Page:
How do you eat an elephant? One bite at a time.

The elephant for Decatur residents and leaders has for years been the city’s trashy appearance. We are blessed to live in a strikingly beautiful area. The Tennessee River and its many tributaries surround us. Wheeler National Wildlife Refuge is a unique and wonderful backdrop to an urban setting. Numerous parks — from downtown pocket parks to sprawling greenspaces like Rhodes Ferry, Delano and Point Mallard — add to the city’s potential beauty.

This beauty is too often obscured, however, by litter and weeds. The city works hard and invests heavily to attract about 100,000 visitors a year to events, but the impression many of those visitors have of Decatur is marred by its appearance.

The Decatur Daily has published hundreds of stories in which city leaders fret about the appearance of our hometown. We’ve covered dozens of meetings in which residents and officials strategize on how best to deal with the problem.

Our photographers have captured countless images of the city’s marred beauty. But in all the years citizens and officials have complained about the problem, little has been done to solve it.

“Have a bias toward action — let’s see something happen now,” former India Prime Minister Indira Ghandi reportedly said. “You can break that big plan into small steps and take the first step right away.”

The Daily decided to take the advice to heart. Rather than reporting on more studies that lament the enormity of the problem, we decided to act.

The first bite of the elephant was on Country Club Road, where it runs along the refuge. Working with councilwomen Paige Bibbee and Kristi Hill and other volunteers, assisted by Decatur Work Release Center inmates, we collected 203 bags of litter and numerous large pieces of trash. Privet was cut down and mulched.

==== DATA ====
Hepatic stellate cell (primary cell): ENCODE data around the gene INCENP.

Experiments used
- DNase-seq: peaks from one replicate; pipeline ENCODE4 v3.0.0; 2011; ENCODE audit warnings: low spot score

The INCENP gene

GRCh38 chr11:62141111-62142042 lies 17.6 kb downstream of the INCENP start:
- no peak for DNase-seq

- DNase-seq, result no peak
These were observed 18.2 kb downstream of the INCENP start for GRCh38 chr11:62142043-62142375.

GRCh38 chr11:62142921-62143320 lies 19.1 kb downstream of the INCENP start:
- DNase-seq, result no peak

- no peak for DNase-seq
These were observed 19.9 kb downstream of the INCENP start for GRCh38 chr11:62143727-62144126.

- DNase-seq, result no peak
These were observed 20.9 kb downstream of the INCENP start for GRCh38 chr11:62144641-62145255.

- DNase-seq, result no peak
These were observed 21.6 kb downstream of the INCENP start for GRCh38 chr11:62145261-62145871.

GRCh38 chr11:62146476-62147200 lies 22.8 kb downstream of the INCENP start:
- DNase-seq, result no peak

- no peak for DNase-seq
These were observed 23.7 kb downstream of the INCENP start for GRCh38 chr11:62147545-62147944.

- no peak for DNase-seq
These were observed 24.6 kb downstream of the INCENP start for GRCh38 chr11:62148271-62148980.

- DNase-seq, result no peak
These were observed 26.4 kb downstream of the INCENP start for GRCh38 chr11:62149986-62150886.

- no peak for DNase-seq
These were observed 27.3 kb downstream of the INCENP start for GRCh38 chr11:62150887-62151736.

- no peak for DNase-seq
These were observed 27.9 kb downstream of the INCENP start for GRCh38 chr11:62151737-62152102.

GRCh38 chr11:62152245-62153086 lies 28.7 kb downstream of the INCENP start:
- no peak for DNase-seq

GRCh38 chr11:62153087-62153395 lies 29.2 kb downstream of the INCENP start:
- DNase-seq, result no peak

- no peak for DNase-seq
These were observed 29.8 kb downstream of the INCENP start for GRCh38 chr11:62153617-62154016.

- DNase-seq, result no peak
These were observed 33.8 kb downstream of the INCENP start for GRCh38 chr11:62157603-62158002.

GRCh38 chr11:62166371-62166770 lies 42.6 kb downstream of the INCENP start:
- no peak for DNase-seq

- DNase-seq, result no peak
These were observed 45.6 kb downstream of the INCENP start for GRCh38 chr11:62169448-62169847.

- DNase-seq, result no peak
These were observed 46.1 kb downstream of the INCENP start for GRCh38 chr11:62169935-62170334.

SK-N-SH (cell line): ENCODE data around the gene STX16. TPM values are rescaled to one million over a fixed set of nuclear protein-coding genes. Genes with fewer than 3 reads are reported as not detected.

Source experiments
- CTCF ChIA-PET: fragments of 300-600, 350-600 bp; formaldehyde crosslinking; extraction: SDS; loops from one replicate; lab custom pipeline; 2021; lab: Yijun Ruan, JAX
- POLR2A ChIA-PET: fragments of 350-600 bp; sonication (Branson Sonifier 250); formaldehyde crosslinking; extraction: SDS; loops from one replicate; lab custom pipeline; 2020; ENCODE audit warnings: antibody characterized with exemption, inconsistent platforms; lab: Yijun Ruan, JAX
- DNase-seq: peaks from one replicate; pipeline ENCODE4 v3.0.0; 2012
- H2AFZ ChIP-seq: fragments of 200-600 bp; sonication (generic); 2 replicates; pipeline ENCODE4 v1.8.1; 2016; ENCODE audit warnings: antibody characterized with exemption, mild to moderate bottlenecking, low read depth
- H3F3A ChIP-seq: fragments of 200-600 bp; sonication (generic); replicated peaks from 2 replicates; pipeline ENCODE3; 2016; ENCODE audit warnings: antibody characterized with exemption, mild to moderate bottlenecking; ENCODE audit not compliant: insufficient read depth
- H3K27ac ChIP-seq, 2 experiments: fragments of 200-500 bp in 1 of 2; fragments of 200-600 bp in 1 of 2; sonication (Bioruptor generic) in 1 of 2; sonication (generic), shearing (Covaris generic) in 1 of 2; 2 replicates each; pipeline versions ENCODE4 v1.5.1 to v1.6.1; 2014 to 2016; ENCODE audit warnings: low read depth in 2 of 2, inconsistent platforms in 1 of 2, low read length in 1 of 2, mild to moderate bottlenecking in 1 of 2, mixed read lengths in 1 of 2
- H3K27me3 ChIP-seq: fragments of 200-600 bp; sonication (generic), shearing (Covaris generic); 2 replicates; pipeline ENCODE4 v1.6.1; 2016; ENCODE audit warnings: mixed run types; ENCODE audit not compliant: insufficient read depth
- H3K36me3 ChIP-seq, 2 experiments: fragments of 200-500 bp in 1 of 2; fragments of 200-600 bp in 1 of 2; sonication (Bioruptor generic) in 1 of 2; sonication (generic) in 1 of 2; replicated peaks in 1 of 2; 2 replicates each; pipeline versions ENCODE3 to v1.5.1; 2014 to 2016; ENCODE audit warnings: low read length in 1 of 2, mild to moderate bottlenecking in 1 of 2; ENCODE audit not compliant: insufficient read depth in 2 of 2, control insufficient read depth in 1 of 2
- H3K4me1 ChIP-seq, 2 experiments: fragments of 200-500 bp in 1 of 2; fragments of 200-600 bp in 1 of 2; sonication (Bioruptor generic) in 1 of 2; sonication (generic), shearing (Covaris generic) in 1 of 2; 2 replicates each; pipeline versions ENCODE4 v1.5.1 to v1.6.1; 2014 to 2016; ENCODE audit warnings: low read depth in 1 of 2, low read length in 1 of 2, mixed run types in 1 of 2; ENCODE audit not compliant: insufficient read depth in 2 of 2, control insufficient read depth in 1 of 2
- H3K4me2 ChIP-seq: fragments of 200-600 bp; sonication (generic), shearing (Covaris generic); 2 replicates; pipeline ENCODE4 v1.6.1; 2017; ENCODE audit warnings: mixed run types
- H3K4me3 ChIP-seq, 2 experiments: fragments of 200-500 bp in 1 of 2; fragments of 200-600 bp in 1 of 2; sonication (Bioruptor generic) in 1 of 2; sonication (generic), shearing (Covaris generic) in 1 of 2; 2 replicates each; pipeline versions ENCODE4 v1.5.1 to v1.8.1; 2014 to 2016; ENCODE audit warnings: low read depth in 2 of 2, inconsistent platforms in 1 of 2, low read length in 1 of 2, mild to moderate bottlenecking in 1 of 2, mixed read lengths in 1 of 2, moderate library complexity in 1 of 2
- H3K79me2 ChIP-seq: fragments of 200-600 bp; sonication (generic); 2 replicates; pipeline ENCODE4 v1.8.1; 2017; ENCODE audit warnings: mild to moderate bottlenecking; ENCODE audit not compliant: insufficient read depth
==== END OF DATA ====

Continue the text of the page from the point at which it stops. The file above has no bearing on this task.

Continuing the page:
The results surprised even us. An unattractive section of the city was transformed into a showcase of Decatur’s natural beauty.

We next tackled a portion of Dry Creek, along heavily trafficked Alabama 20. Inmates and volunteers on Thursday picked up enough litter to fill 127 garbage bags, plus 12 tires, two TVs, a highway barrel, a briefcase, a tombstone and a car bumper.

Once again, the results were astounding.

An unexpected result of our efforts has been the impact on others. A job that seemed too big to tackle suddenly seems manageable. Decatur Youth Services is planning to clean another section of Dry Creek. Decatur Utilities has decided to clean up the litter in and around the slough next to its wastewater treatment plant on Alabama 20 and the upstream drainage culvert. Decatur Fire & Rescue plans to tackle the east bank of Dry Creek. Decatur-Morgan County Chamber of Commerce has committed to cleaning up the Black Branch tributary near the Point Mallard Estates clubhouse.

Instead of being paralyzed by the enormity of the task, residents have come together with resolve. They have adopted a bias toward action.

Decatur is our home. It is a city of intense pride and hidden beauty. Working together, we can reveal that beauty for all to see. One bite at a time.

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